Review: “Flight from Tomorrow”, H. Beam Piper, 1950.
Review: “Rebel Raider”, H. Beam Piper, 1950.
Piper tried to get many nonfiction articles published in his lifetime, but, aside from some articles in his friends local shopping guide, he only succeeded once with this article on a famed cavalryman, Confederate Army Colonel John Mosby. It was published in True:The Men’s Magazine’s March 23, 1950 issue, and Piper was elated.
John F. Carr’s Typewriter Killer quotes Frederik Pohl’s (Piper’s one-time agent) “The Way the Future Blogs” about the story:
“=Piper was a railroad man from birth. He lived in the Western Pennsylvania rail center of those great continent-spanning lines that appeared after the Civil War. That war was important to Beam. He had strong feelings about such concepts as heroism and personal honor, and he took sides. The side he favored was the slaveholding but militarily exciting Confederacy. Mostly self-educated, Beam was thrilled by the exploits of those dashing Rebel commanders, in particular by John Mosby, the Southern cavalry officer who made parts of Virginia uninhabitable by Federal troops or sympathizers.
When Beam mentioned to me that he had, on his own time and just for the fun of it, written a lengthy work about his hero, I reminded him of my Basic Maxim No. 1: ‘Writers write mostly for the fun of it. Agents exist to see they get money for having fun.’ So he turned the finished piece over to me, and I promptly sold ‘Rebel Raider’ for a decent amount of money.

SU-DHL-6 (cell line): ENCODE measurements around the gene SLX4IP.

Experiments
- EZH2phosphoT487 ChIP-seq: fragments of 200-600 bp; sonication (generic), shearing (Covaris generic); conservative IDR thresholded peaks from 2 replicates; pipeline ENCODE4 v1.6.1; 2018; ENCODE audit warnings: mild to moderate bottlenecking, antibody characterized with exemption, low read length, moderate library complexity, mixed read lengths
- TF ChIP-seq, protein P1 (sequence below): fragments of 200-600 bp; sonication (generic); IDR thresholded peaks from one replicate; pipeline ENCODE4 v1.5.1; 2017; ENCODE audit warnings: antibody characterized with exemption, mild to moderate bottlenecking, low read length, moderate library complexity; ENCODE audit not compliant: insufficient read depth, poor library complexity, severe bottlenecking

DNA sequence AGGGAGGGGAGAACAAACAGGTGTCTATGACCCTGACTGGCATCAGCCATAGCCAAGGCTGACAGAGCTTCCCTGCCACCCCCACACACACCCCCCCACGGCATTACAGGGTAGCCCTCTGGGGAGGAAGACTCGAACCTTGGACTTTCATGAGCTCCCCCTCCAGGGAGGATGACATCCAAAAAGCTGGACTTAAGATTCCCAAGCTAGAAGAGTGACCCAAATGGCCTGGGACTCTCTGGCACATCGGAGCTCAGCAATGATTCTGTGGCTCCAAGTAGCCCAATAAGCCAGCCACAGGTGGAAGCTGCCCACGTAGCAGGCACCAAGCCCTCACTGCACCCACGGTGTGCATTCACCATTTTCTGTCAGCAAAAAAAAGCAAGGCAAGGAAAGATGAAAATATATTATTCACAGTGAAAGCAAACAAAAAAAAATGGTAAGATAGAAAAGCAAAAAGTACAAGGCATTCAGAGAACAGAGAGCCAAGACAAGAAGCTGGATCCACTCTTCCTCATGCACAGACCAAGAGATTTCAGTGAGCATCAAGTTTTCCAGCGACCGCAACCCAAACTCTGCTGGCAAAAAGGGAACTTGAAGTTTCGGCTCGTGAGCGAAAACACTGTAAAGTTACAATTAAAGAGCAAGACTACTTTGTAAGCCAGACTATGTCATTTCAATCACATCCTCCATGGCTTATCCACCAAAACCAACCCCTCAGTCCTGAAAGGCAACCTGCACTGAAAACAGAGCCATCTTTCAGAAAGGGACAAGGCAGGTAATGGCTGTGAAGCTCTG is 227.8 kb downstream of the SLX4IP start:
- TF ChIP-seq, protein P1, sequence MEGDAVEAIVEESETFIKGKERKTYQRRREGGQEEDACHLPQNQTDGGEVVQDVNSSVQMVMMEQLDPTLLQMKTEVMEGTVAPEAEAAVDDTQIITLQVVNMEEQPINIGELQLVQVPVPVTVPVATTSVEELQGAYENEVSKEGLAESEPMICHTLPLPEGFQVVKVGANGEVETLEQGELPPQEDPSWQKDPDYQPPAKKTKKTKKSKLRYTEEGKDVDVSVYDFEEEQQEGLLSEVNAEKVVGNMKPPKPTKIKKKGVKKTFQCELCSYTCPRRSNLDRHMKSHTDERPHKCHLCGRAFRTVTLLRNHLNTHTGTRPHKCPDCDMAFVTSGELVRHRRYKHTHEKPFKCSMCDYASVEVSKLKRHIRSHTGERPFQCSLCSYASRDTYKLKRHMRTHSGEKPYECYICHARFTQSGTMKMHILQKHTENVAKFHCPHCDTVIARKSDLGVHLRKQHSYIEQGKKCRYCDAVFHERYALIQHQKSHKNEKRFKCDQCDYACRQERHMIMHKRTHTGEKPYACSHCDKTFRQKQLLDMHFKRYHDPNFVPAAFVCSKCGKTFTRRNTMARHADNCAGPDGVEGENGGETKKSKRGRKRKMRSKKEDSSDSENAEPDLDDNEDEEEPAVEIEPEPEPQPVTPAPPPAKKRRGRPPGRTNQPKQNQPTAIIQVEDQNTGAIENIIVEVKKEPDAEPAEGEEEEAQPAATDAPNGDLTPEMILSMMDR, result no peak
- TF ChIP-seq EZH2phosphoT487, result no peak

Piper was very happy to get fan mail saying he, a lifetime Pennsylvania man (apart from a brief foray in Paris), must be a Southerner.
The story itself isn’t not a biography though it opens with some biographical material on Mosby) but closely focuses on Mosby’s actions from January 2, 1863 to the end of the American Civil War.
There are a couple of points of general interest.
First, is Piper’s personal connection to Mosby:
The section of the Manassas Gap Railroad along the southern boundary of Mosby’s Confederacy came in for special attention, and the Union Army finally gave it up for a bad job and abandoned it. This writer’s grandfather, Captain H. B. Piper, of the Eleventh Pennsylvania Volunteer Infantry, did a stint of duty guarding it, and until he died he spoke with respect of the abilities of John S. Mosby and his raiders. Locomotives were knocked out with one or another of Mosby’s twelve-pounders. Track was torn up and bridges were burned. Land-mines were planted. Trains were derailed and looted, usually with sharp fighting.
The second is the linking of Mosby with another of Piper’s heroes, General George S. Patton:
In his last days, while living in Washington, the old Confederate guerrilla had a youthful friend, a young cavalry lieutenant fresh from West Point, to whom he enjoyed telling the stories of his raids and battles and to whom he preached his gospel of fire and mobility. This young disciple of Mosby’s old age was to make that gospel his own, and to practice it, later, with great success. The name of this young officer was George S. Patton, Jr.
Piper got one of his largest payouts for this article, and the rights were sold to Walt Disney Productions, but little of Piper’s article found its way into Willie and the Yank broadcast in 1967.